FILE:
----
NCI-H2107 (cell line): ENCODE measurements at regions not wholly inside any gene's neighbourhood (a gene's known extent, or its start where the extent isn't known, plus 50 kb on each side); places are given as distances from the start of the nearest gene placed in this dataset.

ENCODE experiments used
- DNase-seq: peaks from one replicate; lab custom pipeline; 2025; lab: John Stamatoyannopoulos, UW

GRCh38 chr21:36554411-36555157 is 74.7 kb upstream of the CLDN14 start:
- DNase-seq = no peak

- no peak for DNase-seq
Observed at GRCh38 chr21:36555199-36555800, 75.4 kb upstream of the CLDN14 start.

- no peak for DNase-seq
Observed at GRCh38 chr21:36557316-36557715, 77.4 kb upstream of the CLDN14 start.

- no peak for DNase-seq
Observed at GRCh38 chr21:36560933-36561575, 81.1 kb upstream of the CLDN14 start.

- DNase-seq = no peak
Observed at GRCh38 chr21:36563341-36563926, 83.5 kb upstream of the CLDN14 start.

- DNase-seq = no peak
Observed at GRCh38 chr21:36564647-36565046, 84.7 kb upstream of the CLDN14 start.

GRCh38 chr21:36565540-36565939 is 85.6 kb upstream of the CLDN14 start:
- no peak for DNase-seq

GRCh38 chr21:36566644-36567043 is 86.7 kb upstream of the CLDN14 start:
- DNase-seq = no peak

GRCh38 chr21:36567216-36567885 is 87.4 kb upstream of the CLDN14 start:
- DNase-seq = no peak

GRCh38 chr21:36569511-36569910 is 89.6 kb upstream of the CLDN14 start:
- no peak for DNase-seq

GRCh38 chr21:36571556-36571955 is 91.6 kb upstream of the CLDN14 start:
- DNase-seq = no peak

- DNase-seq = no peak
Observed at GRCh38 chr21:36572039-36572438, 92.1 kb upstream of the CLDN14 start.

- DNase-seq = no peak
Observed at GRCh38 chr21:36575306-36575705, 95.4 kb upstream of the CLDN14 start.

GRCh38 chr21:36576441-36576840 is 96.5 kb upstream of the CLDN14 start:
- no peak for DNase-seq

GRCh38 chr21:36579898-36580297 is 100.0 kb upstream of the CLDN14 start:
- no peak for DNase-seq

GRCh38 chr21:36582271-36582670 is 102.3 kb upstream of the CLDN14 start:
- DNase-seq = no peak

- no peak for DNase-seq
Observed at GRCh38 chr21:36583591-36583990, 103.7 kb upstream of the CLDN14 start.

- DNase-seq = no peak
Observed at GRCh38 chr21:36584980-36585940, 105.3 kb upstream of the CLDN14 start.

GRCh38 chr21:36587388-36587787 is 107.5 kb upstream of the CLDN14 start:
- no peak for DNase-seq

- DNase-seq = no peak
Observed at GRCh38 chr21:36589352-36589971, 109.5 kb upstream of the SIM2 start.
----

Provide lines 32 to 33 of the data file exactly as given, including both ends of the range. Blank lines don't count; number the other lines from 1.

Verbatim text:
GRCh38 chr21:36579898-36580297 is 100.0 kb upstream of the CLDN14 start:
- no peak for DNase-seq